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Editors: Alan Rawes and Diego Saglia

Byron’s connection with Italy is one of the most familiar facts about British Romanticism. A considerable portion of his legend is linked to his many pronouncements about the country (where he lived between 1816 and 1823), its history, culture and people, as well as about his own experiences in Italy and among Italians. Offering new insights into Byron’s relation to Italy, this volume is concerned with the real, historical ‘Anglo-Italian’ Byron, and his ‘almost Italianness’ as a poet. Its essays bring together different critical perspectives to take the pulse of current debates and open up new lines of enquiry into this crucial theme in Byron Studies and Romantic-era Studies more widely. In doing so, they explore how Byron’s being in Italy affected his sense of his own individual identity and of the labile nature of the self. It affected his politics – both in theory and in practice – and, of course, his whole development as a writer of lyrics, dramas, narratives, satires and letters. Moreover, the essays show how Italy affected, changed and informed Byron’s thinking about matters far beyond Italy itself. As the book shows, the poet’s relation to the country and its culture was complicated by a pervasive dialectic between familiarity and distance, and thus neither stable nor consistent. For this reason, among many others, the topic of ‘Byron and Italy’ remains an endless source of intellectual, literary, historical and existential fascination.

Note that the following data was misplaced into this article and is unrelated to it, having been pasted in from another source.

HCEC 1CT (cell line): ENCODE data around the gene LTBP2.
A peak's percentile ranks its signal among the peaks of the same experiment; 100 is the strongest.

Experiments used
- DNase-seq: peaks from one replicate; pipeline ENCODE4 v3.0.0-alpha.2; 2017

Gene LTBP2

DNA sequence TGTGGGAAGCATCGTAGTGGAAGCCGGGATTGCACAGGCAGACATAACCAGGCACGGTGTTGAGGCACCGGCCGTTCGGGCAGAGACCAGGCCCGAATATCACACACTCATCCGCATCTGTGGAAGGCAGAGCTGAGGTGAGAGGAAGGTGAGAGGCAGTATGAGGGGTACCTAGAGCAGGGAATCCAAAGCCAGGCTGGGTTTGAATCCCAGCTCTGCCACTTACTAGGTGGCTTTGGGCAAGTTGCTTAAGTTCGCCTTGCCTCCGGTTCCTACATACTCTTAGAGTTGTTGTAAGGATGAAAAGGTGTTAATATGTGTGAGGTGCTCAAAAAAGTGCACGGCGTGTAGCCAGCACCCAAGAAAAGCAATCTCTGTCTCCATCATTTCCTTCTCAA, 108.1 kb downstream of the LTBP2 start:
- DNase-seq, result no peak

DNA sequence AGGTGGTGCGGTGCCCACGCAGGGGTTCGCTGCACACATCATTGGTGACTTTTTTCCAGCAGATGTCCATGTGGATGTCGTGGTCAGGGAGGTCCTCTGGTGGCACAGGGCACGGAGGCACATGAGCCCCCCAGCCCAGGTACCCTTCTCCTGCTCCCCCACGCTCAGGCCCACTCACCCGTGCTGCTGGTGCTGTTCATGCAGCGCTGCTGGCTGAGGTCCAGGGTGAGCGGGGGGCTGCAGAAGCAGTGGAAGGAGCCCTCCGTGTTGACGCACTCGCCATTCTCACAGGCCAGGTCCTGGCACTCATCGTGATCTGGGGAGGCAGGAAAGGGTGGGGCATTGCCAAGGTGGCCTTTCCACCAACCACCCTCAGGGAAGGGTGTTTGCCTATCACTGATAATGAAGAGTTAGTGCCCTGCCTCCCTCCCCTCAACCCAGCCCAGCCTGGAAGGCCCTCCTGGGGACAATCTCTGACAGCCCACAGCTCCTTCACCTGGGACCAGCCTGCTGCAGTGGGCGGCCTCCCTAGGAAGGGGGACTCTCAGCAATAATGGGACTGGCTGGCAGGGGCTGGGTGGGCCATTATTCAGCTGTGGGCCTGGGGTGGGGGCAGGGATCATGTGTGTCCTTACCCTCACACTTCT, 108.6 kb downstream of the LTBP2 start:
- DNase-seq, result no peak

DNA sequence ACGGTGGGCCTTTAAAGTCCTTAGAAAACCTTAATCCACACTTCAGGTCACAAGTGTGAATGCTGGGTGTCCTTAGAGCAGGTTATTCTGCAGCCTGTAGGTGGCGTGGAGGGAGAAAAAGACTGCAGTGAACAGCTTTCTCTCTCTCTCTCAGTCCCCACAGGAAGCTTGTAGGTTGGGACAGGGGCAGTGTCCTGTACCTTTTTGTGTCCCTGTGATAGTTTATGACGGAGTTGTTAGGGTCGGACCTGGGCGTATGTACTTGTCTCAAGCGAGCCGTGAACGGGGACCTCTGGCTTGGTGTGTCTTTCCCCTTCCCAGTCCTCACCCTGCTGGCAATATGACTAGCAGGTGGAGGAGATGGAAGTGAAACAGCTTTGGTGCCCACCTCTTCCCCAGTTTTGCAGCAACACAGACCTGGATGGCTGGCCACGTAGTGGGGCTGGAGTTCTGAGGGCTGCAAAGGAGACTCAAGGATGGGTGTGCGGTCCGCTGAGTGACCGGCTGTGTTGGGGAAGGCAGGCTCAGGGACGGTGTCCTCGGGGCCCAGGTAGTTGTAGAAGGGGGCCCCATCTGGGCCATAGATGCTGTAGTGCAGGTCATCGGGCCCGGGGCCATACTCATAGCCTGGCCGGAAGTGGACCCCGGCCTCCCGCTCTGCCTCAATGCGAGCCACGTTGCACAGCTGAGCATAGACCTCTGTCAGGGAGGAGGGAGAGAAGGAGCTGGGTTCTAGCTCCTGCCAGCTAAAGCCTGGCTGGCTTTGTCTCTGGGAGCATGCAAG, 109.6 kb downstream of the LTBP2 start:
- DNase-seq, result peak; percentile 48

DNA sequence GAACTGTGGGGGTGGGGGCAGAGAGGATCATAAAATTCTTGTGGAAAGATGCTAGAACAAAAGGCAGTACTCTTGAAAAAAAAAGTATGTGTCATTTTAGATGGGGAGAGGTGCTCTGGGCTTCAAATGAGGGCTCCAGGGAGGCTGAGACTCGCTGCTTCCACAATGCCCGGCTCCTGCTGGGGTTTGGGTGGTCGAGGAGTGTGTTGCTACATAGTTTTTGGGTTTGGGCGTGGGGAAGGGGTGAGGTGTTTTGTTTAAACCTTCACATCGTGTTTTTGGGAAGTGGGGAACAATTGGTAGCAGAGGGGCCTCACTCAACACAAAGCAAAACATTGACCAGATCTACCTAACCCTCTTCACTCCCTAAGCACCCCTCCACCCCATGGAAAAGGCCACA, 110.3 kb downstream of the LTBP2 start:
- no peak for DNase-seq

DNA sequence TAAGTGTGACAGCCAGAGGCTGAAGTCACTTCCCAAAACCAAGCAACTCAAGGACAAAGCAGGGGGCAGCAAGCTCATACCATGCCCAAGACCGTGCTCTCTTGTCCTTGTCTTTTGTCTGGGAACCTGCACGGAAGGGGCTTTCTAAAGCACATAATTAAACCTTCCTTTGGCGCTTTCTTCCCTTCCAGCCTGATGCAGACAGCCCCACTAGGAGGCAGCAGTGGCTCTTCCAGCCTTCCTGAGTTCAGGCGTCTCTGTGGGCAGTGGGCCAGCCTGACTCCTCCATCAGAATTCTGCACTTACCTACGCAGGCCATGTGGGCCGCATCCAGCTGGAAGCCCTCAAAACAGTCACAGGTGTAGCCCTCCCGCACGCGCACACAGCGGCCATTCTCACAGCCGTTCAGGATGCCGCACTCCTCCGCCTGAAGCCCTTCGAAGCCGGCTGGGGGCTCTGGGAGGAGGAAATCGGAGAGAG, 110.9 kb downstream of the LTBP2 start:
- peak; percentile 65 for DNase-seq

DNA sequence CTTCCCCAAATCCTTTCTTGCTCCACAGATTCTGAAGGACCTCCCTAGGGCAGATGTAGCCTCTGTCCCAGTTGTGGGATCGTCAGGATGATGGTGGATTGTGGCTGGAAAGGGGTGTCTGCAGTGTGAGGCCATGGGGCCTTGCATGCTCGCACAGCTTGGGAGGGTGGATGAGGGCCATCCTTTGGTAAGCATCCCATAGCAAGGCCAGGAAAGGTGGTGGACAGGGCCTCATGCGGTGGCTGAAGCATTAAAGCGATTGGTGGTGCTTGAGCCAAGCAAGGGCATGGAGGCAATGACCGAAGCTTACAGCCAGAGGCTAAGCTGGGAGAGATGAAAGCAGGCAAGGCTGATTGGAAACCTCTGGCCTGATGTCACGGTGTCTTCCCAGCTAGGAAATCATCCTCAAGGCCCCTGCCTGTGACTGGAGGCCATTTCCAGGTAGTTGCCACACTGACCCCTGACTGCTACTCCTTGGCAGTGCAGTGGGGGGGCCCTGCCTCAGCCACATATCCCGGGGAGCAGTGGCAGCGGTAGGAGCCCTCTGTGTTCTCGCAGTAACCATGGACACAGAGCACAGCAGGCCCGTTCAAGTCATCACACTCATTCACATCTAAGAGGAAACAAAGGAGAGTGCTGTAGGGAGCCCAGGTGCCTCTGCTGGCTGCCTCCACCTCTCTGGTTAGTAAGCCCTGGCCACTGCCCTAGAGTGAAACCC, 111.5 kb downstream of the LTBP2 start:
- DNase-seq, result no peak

Byron and Italian Catholicism
Bernard Beatty

112 6 ‘Something sensible to grasp at’: Byron and Italian Catholicism Bernard Beatty Byron, aged ten, moved from Presbyterian Aberdeen to Newstead Abbey in 1798. The abbey was despoiled at the Reformation but still bore witness to ‘the old faith and the old feelings’ (DJ, XV, 46) that had shaped it. It was, presumably, Byron’s first direct exposure to any kind of Catholicism. Some twenty-​five years later and in Italy, he is still writing about it and presenting it as a secular house that still preserves something of its sacral, specifically Catholic, character